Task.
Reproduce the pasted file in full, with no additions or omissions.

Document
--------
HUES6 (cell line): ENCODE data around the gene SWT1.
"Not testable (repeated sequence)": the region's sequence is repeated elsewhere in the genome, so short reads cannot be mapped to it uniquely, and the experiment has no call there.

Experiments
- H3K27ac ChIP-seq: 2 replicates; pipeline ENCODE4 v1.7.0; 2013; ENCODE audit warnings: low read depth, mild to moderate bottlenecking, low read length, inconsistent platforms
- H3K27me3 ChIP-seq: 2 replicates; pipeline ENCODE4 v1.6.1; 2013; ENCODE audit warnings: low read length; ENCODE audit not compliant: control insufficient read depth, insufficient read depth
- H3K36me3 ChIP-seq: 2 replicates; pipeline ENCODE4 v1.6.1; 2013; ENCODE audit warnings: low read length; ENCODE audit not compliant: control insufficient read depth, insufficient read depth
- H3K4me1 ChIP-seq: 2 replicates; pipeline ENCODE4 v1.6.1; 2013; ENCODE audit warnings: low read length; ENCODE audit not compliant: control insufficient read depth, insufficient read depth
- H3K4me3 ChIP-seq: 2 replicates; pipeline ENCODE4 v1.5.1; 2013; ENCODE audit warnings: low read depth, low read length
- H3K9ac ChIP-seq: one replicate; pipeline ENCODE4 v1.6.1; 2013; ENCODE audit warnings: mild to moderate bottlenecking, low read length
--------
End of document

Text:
HUES6 (cell line): ENCODE data around the gene SWT1.
"Not testable (repeated sequence)": the region's sequence is repeated elsewhere in the genome, so short reads cannot be mapped to it uniquely, and the experiment has no call there.

Experiments
- H3K27ac ChIP-seq: 2 replicates; pipeline ENCODE4 v1.7.0; 2013; ENCODE audit warnings: low read depth, mild to moderate bottlenecking, low read length, inconsistent platforms
- H3K27me3 ChIP-seq: 2 replicates; pipeline ENCODE4 v1.6.1; 2013; ENCODE audit warnings: low read length; ENCODE audit not compliant: control insufficient read depth, insufficient read depth
- H3K36me3 ChIP-seq: 2 replicates; pipeline ENCODE4 v1.6.1; 2013; ENCODE audit warnings: low read length; ENCODE audit not compliant: control insufficient read depth, insufficient read depth
- H3K4me1 ChIP-seq: 2 replicates; pipeline ENCODE4 v1.6.1; 2013; ENCODE audit warnings: low read length; ENCODE audit not compliant: control insufficient read depth, insufficient read depth
- H3K4me3 ChIP-seq: 2 replicates; pipeline ENCODE4 v1.5.1; 2013; ENCODE audit warnings: low read depth, low read length
- H3K9ac ChIP-seq: one replicate; pipeline ENCODE4 v1.6.1; 2013; ENCODE audit warnings: mild to moderate bottlenecking, low read length